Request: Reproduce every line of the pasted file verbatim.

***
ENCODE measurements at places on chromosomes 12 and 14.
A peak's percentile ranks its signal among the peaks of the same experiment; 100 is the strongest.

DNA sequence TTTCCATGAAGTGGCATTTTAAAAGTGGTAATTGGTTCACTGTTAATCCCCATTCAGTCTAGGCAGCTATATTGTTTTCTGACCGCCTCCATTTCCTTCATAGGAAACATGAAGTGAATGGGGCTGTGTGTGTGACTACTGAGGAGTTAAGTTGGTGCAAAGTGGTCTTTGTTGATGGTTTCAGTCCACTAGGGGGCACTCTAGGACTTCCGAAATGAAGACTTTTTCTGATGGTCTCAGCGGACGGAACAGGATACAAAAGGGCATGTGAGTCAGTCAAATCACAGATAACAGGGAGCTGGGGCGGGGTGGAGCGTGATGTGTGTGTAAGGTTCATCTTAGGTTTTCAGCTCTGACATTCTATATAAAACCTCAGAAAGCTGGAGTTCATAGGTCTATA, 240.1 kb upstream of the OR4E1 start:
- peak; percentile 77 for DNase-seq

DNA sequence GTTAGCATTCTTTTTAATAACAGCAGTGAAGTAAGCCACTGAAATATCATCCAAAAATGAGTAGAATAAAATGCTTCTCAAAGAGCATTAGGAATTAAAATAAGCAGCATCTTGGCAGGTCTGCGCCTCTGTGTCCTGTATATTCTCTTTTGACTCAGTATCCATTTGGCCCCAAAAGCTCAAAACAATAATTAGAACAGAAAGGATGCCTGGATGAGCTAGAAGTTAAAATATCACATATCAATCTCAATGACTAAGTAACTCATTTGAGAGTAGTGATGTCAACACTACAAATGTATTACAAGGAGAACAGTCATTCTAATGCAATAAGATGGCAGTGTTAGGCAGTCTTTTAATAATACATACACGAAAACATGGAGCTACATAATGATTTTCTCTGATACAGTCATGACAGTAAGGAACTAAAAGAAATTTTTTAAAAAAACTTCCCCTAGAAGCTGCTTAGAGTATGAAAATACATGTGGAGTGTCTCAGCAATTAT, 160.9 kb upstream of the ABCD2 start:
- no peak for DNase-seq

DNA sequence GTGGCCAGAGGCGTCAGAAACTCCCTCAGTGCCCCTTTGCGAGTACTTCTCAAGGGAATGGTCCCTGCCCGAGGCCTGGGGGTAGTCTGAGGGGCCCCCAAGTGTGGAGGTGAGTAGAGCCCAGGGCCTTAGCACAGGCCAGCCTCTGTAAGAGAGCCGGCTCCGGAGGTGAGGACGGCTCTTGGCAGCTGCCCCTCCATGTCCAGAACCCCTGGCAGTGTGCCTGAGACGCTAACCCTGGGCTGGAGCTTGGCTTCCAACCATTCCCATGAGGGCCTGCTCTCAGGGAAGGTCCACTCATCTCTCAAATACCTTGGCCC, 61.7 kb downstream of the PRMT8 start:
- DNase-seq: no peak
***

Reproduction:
ENCODE measurements at places on chromosomes 12 and 14.
A peak's percentile ranks its signal among the peaks of the same experiment; 100 is the strongest.

DNA sequence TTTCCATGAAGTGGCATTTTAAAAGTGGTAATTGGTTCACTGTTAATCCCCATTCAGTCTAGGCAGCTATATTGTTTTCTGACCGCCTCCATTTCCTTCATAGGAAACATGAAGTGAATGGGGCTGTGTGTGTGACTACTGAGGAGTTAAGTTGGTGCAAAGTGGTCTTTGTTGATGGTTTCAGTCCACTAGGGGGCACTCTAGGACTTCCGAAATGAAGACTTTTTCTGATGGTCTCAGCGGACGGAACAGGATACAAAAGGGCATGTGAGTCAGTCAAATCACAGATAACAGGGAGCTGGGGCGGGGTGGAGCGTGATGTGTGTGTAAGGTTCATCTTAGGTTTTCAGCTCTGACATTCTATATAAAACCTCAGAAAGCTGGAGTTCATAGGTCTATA, 240.1 kb upstream of the OR4E1 start:
- peak; percentile 77 for DNase-seq

DNA sequence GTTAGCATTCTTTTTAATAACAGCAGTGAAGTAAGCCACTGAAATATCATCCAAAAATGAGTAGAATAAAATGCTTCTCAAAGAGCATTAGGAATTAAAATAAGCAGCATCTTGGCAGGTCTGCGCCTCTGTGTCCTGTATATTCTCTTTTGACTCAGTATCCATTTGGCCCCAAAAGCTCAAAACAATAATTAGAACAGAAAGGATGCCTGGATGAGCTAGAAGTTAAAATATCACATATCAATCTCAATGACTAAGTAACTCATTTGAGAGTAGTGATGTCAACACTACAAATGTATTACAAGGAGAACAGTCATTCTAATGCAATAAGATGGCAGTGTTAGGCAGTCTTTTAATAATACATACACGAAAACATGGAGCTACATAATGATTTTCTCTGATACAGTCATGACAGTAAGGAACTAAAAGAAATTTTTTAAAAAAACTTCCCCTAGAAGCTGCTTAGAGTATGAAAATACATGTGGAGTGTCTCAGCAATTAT, 160.9 kb upstream of the ABCD2 start:
- no peak for DNase-seq

DNA sequence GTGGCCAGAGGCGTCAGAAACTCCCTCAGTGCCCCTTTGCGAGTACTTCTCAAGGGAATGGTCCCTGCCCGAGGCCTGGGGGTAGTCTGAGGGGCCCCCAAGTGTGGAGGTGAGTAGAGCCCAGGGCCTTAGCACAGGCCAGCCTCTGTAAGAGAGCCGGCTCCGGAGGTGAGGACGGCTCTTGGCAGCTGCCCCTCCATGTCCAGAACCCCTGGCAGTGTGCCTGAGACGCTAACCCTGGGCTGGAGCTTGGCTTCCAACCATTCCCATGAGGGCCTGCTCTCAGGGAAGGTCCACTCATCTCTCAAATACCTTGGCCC, 61.7 kb downstream of the PRMT8 start:
- DNase-seq: no peak